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EMINENT ZAMBIANS RISE UP, FORM OCIDA …demand open governance, stopping blatant and unfettered corruption

A TEAM of eminent Zambians has formed a civic organisation whose overall objective is to promote and contribute to good governance and sound management of the economy.

Launched at Lusaka’s Kapingila House yesterday, Our Civic Duty Association (OCIDA) membership cuts across all spheres of society and age groups.

Directors include Simon Zukas as chairman with Archbishop emeritus Telesphore Mpundu as his vice, Sketchley Sacika (secretary), and Ompie Nkumbula-Liebenthal.

Others are Lilly Monze, Leslie Mbula, Bautis Kapulu, and Yusuf Patel.

To assist the directors, a 10-man management committee has also been created comprising Gilbert Temba, Robert Sichinga, Colonel Cuthbert Sakala, and Sherry Thole.

Others are William Harrington, Eularia Zulu, lawyer John Sangwa, Evah Jhala, Brebner Changala, and Angela Kawandami.

OCIDA would later announce regional directors and other management committee members.

Unveiling the organisation on behalf of other members, Zukas, a freedom fighter and veteran politician, said OCIDA had already been registered with the Patents and Companies Registration Agency (PACRA).

“It is out of concern for the current social, political and economic state of our country that some of us have found it necessary to establish a civic organisation to provide a platform for free discussion of our affairs. It will be recognised that every director has at some stage played a role in public affairs,” Zukas said. “However, for the avoidance of any misunderstanding, we emphasise that though OCIDA’s activities will inevitably involve critical discussion of policy issues, OCIDA is not a political party nor a partisan political organisation. Without doubt, any unbiased person will acknowledge the precarious state of our country; a precarious state that has arisen from corruption and tolerance of it, diminishing political space, lack of inclusiveness, partisan use of the public media by the ruling party, and partisan political use by the police of the public order Act. We need more transparency from government.”

He highlighted several national issues to which government has never provided answers.

“Do we know the full story about gassing? Do we know how the degazetting of the Lusaka Forest Reserve came about? Do we know why 42 fire tenders cost the government US $42 million?” he asked. “The search for answers to questions like the above has given birth to Our-Civic-Duty Association (OCIDA), which comprises senior citizens, middle-age citizens and the younger generation. A Zambia that is truly democratic and respects the fundamental human rights of its people, enabling them to participate fully in its governance and economic development thereby creating a strong, inclusive, healthy and economically empowered Zambian population.”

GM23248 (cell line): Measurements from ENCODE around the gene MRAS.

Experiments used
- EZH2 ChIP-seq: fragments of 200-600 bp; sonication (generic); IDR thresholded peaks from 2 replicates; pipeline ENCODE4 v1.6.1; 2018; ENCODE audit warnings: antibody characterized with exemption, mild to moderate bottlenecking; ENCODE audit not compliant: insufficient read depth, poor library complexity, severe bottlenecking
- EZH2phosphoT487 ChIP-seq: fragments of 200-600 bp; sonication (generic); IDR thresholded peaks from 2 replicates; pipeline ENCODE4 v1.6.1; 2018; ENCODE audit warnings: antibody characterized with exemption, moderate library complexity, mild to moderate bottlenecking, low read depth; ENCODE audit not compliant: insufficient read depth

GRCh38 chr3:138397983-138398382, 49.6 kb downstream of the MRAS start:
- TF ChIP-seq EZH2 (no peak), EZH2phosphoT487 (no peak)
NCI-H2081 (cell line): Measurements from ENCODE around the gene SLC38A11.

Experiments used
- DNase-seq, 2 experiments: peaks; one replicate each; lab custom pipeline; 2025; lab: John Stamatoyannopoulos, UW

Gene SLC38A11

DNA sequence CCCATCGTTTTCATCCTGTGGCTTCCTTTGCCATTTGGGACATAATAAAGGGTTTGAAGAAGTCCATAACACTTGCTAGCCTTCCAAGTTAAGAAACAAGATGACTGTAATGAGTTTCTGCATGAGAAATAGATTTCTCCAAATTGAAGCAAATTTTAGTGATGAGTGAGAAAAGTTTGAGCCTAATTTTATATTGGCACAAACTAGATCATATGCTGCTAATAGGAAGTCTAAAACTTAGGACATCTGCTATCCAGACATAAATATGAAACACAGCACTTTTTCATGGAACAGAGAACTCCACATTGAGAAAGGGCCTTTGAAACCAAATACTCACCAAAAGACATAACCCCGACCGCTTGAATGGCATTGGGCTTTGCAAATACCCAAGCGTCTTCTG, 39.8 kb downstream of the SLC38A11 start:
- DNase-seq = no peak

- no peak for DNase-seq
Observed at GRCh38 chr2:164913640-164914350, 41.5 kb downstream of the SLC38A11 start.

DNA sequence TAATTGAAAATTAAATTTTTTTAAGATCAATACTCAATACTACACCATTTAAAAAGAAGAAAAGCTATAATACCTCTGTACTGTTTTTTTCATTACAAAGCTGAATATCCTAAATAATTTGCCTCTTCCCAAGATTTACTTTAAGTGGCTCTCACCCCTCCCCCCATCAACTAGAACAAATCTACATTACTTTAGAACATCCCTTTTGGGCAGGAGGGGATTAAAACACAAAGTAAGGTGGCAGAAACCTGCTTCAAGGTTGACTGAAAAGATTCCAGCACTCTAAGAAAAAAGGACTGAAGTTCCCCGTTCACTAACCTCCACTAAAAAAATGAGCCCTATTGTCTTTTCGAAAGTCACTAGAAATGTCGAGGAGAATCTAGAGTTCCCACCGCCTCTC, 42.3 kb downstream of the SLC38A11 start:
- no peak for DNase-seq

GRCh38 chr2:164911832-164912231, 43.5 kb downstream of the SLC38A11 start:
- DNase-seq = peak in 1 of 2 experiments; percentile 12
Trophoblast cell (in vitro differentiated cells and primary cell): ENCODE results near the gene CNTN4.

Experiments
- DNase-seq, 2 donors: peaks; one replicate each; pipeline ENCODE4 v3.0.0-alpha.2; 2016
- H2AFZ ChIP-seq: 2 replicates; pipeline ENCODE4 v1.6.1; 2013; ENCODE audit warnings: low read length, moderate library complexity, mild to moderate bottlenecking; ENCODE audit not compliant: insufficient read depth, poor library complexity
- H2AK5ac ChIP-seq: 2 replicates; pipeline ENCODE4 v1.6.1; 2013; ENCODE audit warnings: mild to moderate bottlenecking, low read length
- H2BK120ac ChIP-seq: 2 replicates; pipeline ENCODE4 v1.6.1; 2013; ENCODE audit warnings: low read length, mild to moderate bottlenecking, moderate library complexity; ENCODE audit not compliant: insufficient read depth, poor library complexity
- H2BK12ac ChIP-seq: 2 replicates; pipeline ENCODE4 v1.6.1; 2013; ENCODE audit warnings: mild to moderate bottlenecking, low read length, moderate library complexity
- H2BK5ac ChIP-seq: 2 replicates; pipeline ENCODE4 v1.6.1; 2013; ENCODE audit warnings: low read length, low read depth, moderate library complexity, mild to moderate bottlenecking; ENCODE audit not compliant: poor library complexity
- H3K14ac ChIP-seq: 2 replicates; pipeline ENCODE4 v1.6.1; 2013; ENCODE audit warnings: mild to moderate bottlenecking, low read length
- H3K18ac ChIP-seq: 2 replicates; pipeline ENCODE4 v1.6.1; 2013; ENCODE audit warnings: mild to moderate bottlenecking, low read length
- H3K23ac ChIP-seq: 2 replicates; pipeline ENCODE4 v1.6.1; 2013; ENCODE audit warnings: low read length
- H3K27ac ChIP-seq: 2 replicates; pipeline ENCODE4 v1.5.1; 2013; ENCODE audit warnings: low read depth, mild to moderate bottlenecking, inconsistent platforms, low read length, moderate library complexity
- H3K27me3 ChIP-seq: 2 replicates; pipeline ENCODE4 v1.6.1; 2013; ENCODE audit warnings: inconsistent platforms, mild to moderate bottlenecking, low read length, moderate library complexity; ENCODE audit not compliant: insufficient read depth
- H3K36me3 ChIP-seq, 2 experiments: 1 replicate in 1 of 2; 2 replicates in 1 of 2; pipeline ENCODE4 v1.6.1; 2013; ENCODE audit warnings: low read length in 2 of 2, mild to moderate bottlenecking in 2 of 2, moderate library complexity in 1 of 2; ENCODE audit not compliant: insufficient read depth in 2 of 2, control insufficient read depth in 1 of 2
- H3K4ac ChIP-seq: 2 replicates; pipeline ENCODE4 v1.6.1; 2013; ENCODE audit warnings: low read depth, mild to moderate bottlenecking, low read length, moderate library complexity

Zukas said OCIDA would be officially launched later in the year.

He explained the organisation’s mission statement as, “To advocate, promote and enhance good governance practices and development of a sustainable economic agenda through active facilitation, mobilisation and transparent participation of its people.”

Zukas said there could be no development without a functional economy.

He said OCIDA would roll out all its programmes across the country.

“OCIDA plans to roll out its programmes throughout the country in order to ensure that all citizens understand and appreciate the difficulties confronting our nation, and what role they can play in revamping the economy and addressing the impasse confronting our nation. As we conclude this introductory message, we wish to state that it is abundantly clear to OCIDA, that there is immediate need to stop the blatant and unfettered corruption, which is having a dire impact on everything affecting the Zambian economy,” said Zukas. “The Head of State has in fact admitted that there is corruption in his government, but nothing further. We implore the government not to delay any further the implementation of programmes that will arrest the continued deterioration of the country’s economic condition. There can be no development nor job creation, unless the economy is fixed, so that it can create business opportunities that will be of direct benefit to the country in general, and more specifically to the young generation.”

1 Comment

  1. Think Tank

    June 25, 2020 at 10:02 pm

    Well done our political Heroes for coming to rescue our beloved Zambia from the worst form of corruption in the entire World.
    Please you’ve the backing of all who are free from corruption. Whoever will talk bad about your organisation is a wicked and corrupt person.
    I’ve never seen or read about this level of day light corruption as exhibited by those in power today.

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